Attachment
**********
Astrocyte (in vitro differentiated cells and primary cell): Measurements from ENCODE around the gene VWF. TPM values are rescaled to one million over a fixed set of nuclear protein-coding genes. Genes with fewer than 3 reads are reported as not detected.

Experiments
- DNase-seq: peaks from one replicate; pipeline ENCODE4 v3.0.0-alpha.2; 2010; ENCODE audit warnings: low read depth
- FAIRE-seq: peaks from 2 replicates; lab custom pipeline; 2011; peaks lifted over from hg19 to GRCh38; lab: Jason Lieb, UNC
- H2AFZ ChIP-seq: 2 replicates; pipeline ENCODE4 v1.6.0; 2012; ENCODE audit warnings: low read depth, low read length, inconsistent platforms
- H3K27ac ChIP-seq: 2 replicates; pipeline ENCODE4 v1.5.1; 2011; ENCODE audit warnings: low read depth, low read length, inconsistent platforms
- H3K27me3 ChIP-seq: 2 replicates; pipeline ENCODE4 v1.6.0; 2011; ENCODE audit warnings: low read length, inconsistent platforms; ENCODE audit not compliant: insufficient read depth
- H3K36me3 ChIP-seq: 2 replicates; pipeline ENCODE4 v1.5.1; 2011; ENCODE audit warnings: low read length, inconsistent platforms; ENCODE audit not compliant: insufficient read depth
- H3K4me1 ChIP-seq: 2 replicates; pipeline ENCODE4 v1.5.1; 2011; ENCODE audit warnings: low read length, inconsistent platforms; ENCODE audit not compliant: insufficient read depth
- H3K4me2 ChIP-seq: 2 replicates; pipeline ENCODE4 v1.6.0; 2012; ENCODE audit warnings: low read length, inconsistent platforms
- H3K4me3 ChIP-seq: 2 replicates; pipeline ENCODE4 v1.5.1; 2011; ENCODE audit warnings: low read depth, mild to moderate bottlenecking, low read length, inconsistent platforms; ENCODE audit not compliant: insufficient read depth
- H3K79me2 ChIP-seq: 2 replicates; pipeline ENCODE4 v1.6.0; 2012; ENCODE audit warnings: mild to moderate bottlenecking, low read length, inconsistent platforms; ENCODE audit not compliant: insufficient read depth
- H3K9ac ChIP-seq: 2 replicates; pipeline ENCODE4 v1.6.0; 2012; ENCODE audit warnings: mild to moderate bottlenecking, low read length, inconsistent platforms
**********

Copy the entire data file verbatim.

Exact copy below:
Astrocyte (in vitro differentiated cells and primary cell): Measurements from ENCODE around the gene VWF. TPM values are rescaled to one million over a fixed set of nuclear protein-coding genes. Genes with fewer than 3 reads are reported as not detected.

Experiments
- DNase-seq: peaks from one replicate; pipeline ENCODE4 v3.0.0-alpha.2; 2010; ENCODE audit warnings: low read depth
- FAIRE-seq: peaks from 2 replicates; lab custom pipeline; 2011; peaks lifted over from hg19 to GRCh38; lab: Jason Lieb, UNC
- H2AFZ ChIP-seq: 2 replicates; pipeline ENCODE4 v1.6.0; 2012; ENCODE audit warnings: low read depth, low read length, inconsistent platforms
- H3K27ac ChIP-seq: 2 replicates; pipeline ENCODE4 v1.5.1; 2011; ENCODE audit warnings: low read depth, low read length, inconsistent platforms
- H3K27me3 ChIP-seq: 2 replicates; pipeline ENCODE4 v1.6.0; 2011; ENCODE audit warnings: low read length, inconsistent platforms; ENCODE audit not compliant: insufficient read depth
- H3K36me3 ChIP-seq: 2 replicates; pipeline ENCODE4 v1.5.1; 2011; ENCODE audit warnings: low read length, inconsistent platforms; ENCODE audit not compliant: insufficient read depth
- H3K4me1 ChIP-seq: 2 replicates; pipeline ENCODE4 v1.5.1; 2011; ENCODE audit warnings: low read length, inconsistent platforms; ENCODE audit not compliant: insufficient read depth
- H3K4me2 ChIP-seq: 2 replicates; pipeline ENCODE4 v1.6.0; 2012; ENCODE audit warnings: low read length, inconsistent platforms
- H3K4me3 ChIP-seq: 2 replicates; pipeline ENCODE4 v1.5.1; 2011; ENCODE audit warnings: low read depth, mild to moderate bottlenecking, low read length, inconsistent platforms; ENCODE audit not compliant: insufficient read depth
- H3K79me2 ChIP-seq: 2 replicates; pipeline ENCODE4 v1.6.0; 2012; ENCODE audit warnings: mild to moderate bottlenecking, low read length, inconsistent platforms; ENCODE audit not compliant: insufficient read depth
- H3K9ac ChIP-seq: 2 replicates; pipeline ENCODE4 v1.6.0; 2012; ENCODE audit warnings: mild to moderate bottlenecking, low read length, inconsistent platforms